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Seeds of Humanization

In this issue of the UISG Bulletin, the last of 2018, we already want to project ourselves towards the theme of our 2019 Plenary Assembly, “Sowers of Prophetic Hope”( #UISGPlenary2019).

Sowing hope above all means bringing seeds of humanization into all the areas of existence. Hope is born in the hearts of women and men, and each and everyone’s primary task is to grow together in humanity.

God himself became a man; he incarnated our humanity; he made himself human.

As women consecrated to a God who is so close and supportive, our first mission is to care for our own humanity and that of others, by generating dignity in people, looking at them with a pure gaze, inhabited by love, free from all selfishness and self-interest.

The mission is to bring the world the Gospel’s inclusive humanism, which cares about the dignity of every human being and works to assure protection against the subtle attacks that often come from the very heart of man: prejudice, discrimination of all kinds, power abuse, oppression, slavery …

Fr. Carlos del Valle, SVD (read the article)
Forming the Hearts of Friends in the Lord

The humanity of Jesus, his lifestyle, is absolutely contrary to all forms of domination. When in need, a person takes recourse to the power of God. Jesus guides us towards the weakness of God, a God who suffers because He loves. We look for God in what is spectacular. The greatest revelation of God is where He is most densely hidden: on the Cross; in one’s own pain and in that of the world, there is his pain. Jesus links together service and power. There is a contrast between the almighty God and Jesus at the feet of his disciples. Jesus eliminates the contrast by making it concrete. Power is exercised in the love that serves; the Almighty bent over, with a towel and a basin. Imagine a society where power is used for the good of others. We all have power: money, education, strength, authority, health, talent, information, fame, affection—all capacities and resources to be put at the service of the weak.

Angela Rinaldi
Church and abuse of power. Spiritual and Hierarchical Power in Relation to Sexual Abuse of Minors

Issues related to the abuse of power in large institutions such as the Catholic Church must be a central to both spiritual and academic reflection.

In this article we will analyze some elements of the abuse of power in the relational sphere. As will be noted later, this is an outcome of an unequal relationship between people where those considered “more powerful” (or “in power”) are tempted to take advantage of their position and impose themselves on the others.

This can occur in every part of the ecclesiastical world; between adults and minors, as in the case of sexual abuse; between consecrated persons and lay people; between teachers and students; between parish priests and faithful; between bishops and priests; between priests and consecrated persons, within the entire system and affecting all the people of God. In short, this occurs in every area where there is an implicit “hierarchical” divide between the subjects.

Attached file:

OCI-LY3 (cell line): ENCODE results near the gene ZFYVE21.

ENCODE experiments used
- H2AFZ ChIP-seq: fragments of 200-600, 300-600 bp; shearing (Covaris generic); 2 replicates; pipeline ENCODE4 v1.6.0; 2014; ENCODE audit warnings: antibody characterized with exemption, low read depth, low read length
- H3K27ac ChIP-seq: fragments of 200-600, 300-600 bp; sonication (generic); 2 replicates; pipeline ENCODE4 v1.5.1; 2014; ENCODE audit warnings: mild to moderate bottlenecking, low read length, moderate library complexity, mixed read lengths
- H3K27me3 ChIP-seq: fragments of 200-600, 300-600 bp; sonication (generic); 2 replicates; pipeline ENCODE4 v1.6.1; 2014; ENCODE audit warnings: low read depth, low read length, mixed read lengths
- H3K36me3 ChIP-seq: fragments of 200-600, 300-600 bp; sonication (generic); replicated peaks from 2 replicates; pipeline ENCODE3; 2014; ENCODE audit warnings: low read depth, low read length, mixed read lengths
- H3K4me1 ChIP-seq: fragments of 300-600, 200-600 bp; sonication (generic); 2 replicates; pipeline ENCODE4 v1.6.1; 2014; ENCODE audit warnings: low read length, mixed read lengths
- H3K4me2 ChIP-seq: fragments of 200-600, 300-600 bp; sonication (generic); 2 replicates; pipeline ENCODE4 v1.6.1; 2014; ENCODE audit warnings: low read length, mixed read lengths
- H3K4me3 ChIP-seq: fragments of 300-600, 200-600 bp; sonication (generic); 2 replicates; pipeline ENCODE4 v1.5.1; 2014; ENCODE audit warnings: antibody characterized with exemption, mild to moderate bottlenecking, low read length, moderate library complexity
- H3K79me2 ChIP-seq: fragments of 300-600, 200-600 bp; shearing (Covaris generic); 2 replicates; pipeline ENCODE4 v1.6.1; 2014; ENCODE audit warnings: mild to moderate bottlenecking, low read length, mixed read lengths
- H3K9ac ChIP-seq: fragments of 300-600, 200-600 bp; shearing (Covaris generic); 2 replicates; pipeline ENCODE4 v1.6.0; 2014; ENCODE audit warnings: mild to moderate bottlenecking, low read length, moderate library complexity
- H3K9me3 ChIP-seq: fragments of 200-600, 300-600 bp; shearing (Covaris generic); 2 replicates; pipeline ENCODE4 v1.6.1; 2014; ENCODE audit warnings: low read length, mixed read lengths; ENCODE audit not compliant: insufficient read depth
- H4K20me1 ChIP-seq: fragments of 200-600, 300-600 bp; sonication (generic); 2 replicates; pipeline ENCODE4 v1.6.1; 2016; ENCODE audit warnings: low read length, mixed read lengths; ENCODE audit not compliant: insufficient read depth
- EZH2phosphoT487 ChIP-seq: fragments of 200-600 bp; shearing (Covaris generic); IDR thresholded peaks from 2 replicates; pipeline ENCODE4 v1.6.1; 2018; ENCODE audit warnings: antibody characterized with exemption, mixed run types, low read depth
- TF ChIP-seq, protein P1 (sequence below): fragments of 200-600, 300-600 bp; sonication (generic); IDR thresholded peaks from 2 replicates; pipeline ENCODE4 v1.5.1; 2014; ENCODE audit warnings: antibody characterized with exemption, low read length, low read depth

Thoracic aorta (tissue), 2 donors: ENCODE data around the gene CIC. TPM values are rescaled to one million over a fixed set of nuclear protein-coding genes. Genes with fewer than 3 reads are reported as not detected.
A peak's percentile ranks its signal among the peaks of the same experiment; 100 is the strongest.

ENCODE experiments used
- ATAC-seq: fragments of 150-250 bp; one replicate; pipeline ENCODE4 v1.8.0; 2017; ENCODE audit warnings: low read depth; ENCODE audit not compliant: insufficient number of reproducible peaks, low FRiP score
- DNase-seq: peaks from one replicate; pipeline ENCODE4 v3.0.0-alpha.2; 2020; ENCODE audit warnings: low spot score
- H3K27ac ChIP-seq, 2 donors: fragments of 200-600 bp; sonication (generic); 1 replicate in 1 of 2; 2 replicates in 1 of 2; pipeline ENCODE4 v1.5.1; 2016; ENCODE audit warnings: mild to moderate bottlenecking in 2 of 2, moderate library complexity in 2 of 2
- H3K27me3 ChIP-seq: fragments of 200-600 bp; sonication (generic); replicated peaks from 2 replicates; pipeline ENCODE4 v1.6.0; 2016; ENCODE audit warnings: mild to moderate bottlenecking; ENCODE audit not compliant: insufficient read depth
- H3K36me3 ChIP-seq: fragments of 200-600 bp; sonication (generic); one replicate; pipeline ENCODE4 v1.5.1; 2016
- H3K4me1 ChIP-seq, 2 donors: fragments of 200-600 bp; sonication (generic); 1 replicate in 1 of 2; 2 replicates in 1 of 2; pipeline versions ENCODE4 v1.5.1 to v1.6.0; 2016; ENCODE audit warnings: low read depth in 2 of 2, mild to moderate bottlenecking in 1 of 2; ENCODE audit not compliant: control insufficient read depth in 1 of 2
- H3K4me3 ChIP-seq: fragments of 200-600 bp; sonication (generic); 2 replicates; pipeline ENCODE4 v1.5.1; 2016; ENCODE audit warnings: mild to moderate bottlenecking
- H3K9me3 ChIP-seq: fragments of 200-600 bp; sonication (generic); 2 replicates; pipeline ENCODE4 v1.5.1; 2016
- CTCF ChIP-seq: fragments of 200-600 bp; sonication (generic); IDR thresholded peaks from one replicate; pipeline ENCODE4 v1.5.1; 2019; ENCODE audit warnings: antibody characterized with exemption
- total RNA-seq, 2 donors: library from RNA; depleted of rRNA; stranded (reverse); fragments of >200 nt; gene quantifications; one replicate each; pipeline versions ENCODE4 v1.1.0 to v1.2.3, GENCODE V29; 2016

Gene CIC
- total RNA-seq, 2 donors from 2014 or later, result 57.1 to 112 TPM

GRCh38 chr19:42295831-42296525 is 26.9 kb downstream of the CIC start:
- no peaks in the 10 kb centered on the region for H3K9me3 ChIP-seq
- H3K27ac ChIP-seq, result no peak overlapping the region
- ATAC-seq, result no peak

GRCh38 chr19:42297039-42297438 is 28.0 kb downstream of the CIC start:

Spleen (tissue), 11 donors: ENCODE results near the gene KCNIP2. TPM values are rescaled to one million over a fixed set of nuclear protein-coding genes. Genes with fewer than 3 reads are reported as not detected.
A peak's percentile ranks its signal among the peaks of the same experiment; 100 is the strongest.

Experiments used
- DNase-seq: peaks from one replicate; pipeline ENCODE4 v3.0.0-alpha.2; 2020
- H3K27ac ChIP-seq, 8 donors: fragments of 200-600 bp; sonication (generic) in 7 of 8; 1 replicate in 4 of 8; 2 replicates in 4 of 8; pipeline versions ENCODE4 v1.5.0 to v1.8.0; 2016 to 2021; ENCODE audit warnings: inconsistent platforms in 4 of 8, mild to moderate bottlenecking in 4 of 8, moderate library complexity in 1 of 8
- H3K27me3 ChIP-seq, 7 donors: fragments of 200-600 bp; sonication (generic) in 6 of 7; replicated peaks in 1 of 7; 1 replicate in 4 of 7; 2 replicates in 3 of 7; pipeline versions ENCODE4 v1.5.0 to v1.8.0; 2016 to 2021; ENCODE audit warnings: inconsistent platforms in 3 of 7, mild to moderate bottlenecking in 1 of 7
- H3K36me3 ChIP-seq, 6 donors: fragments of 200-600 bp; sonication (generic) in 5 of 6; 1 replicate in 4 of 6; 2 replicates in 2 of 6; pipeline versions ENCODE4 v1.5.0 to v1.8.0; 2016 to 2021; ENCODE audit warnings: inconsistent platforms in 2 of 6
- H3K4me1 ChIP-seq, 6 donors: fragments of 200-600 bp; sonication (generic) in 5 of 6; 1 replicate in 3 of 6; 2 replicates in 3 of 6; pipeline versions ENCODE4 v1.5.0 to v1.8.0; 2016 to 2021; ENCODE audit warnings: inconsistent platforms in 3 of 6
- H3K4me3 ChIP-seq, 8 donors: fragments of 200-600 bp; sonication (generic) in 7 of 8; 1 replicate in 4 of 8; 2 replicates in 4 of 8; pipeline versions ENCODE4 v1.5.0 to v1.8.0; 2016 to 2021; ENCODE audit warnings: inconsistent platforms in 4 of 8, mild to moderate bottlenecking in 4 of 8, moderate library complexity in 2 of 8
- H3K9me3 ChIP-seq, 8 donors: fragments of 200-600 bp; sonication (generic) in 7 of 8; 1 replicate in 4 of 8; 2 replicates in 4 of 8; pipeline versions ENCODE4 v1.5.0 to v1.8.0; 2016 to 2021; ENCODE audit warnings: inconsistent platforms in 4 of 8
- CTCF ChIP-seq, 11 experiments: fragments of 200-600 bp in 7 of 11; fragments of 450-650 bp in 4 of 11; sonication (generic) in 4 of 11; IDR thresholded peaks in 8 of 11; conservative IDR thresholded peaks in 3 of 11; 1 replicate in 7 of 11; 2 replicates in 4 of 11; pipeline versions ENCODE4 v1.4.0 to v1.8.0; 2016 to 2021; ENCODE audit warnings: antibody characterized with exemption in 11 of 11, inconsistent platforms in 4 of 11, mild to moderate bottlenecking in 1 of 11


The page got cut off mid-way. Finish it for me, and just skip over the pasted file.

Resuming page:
Sr. Simona Brambilla, MC
The feminine dimension of the mission

Inculturated evangelization cannot disregard intercultural dialogue and interreligious dialogue, which represents its heart. If the mission is a question of transforming relationship—and transforming it deeply, right down to the roots—then the Gospel asks us to reach the most intimate and vital layers of culture and of the person. Yet, the basic values of the people, their myths, symbolic configurations, and supporting metaphors are not reached by means of some technique or even through coexistence. It is, first of all, a gift of the Other and of another who have the freedom to invite—or not—the evangelizer to cross the threshold of superficial knowledge of the habits and customs of the people and enter into the living heart of their identity. Now, this is also the task of the evangelizer who, conscious of his own ignorance of the other’s world, with respect, empathy, gratitude, wonder, and desire to learn, can accept the other’s invitation to enter his house.

Sr. Marie Laetitia Youchtchenko, OP
“The Harvest is Plentiful…”

We Apostolic Sisters on the five continents all have, beyond our different charisms, a mission of consolation: we announce our vocation to happiness, relying on our certainty “that the sufferings of this present time are not worth comparing with the glory about to be revealed to us” and that the Risen One is “the conqueror of the world.” Deeply united by the same passion, we announce the Love that makes us live: “Evangelizing a person means saying to him or her: ‘You too are loved by God in the Lord Jesus,’ and not just telling them that but really believing it—and not only believing it, but behaving with people in such a way that they feel and discover that there is something saved in them, something bigger and nobler than what they thought, and, in this way, awaken a new self-consciousness.

 

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